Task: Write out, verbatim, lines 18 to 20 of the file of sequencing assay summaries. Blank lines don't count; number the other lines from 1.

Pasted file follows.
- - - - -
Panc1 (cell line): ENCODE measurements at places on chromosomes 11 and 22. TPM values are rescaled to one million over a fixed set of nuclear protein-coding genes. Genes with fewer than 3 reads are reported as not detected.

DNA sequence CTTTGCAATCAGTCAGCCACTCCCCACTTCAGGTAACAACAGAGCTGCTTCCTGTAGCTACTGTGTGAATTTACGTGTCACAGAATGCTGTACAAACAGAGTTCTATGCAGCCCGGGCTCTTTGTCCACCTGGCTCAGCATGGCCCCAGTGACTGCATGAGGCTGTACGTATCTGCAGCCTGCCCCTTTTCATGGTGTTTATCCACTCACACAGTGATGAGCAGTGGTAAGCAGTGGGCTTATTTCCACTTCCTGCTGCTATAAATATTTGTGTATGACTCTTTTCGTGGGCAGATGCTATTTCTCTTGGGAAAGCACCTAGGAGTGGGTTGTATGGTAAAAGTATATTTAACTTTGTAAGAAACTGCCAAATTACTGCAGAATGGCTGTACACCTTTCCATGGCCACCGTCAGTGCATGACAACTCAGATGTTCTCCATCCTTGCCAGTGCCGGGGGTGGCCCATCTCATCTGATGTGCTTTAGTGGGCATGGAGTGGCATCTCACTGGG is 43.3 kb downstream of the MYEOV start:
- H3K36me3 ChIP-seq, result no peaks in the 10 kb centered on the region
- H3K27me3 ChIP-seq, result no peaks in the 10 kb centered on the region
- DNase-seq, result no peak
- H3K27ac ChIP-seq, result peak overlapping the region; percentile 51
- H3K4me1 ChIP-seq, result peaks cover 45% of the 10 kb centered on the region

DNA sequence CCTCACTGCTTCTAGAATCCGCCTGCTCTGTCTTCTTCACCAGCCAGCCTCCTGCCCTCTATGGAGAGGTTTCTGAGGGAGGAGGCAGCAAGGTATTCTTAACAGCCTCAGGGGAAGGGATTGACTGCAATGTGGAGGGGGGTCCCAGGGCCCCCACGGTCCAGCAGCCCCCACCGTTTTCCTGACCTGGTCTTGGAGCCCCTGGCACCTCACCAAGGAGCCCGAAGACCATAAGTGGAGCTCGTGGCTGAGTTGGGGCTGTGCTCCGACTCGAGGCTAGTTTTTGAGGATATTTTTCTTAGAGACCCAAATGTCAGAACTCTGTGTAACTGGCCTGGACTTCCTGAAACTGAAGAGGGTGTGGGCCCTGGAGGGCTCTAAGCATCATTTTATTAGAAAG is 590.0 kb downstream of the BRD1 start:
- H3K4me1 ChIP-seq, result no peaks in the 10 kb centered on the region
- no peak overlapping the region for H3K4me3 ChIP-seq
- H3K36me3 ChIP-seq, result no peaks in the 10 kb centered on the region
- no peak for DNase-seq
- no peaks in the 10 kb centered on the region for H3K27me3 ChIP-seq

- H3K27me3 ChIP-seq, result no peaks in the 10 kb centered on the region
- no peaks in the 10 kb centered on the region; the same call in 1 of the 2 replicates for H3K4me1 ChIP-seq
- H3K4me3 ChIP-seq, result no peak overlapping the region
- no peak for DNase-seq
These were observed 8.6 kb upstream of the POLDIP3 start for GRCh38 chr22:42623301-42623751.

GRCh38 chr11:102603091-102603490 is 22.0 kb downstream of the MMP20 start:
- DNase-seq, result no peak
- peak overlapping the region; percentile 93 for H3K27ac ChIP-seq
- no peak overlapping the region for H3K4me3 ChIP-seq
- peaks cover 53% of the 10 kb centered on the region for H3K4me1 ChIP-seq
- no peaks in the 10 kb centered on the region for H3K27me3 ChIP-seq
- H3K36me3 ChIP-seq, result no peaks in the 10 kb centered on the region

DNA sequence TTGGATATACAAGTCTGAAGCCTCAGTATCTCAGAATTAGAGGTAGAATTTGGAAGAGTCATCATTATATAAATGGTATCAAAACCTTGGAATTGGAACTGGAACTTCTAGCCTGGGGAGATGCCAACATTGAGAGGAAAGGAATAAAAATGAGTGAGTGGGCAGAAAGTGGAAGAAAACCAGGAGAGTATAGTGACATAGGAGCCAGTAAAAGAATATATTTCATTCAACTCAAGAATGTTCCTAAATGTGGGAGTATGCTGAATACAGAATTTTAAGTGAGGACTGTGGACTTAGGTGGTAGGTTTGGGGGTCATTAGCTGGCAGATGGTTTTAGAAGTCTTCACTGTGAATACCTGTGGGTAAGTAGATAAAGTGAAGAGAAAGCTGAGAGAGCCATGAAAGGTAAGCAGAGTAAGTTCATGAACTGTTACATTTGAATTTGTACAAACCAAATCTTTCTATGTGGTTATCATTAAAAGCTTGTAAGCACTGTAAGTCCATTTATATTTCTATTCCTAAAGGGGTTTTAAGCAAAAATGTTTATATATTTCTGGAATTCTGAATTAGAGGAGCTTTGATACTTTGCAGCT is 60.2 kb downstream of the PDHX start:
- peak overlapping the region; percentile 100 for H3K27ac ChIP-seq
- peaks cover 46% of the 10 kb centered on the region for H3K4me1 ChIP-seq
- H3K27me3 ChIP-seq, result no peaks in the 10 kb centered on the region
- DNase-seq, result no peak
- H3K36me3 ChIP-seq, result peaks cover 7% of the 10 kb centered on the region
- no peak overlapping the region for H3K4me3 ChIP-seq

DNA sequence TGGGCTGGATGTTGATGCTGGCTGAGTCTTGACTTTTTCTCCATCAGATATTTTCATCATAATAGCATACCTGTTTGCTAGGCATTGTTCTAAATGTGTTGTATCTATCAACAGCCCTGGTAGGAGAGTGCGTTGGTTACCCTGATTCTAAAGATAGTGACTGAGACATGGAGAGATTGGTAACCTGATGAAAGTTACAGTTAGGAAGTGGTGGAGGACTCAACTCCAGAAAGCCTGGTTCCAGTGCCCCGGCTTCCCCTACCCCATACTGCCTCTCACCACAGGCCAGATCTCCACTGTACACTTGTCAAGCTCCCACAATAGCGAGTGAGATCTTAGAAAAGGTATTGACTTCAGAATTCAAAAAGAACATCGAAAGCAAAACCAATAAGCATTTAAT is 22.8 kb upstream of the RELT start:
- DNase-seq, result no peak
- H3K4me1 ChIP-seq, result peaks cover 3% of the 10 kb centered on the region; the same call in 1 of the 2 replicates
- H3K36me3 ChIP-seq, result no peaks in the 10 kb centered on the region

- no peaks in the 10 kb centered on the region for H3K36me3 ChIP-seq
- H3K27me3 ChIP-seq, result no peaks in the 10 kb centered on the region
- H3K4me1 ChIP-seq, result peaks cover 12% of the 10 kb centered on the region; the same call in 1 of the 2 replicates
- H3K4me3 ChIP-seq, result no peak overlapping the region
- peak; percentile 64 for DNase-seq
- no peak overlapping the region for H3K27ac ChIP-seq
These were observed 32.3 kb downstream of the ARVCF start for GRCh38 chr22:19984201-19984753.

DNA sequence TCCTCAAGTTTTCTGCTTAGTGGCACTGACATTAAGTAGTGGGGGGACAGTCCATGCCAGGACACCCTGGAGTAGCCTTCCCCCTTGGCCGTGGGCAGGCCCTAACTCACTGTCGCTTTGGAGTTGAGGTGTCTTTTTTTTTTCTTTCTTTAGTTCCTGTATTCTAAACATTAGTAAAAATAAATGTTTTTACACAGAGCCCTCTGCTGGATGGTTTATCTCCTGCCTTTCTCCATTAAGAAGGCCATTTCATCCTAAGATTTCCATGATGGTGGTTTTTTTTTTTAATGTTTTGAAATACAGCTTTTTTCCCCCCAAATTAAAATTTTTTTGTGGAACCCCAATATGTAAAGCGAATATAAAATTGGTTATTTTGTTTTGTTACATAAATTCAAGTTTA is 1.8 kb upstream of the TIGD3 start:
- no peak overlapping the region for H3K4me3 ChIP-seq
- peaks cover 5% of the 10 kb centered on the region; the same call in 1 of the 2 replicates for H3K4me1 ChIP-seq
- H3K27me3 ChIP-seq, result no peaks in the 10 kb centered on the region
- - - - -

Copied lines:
These were observed 8.6 kb upstream of the POLDIP3 start for GRCh38 chr22:42623301-42623751.

GRCh38 chr11:102603091-102603490 is 22.0 kb downstream of the MMP20 start:
- DNase-seq, result no peak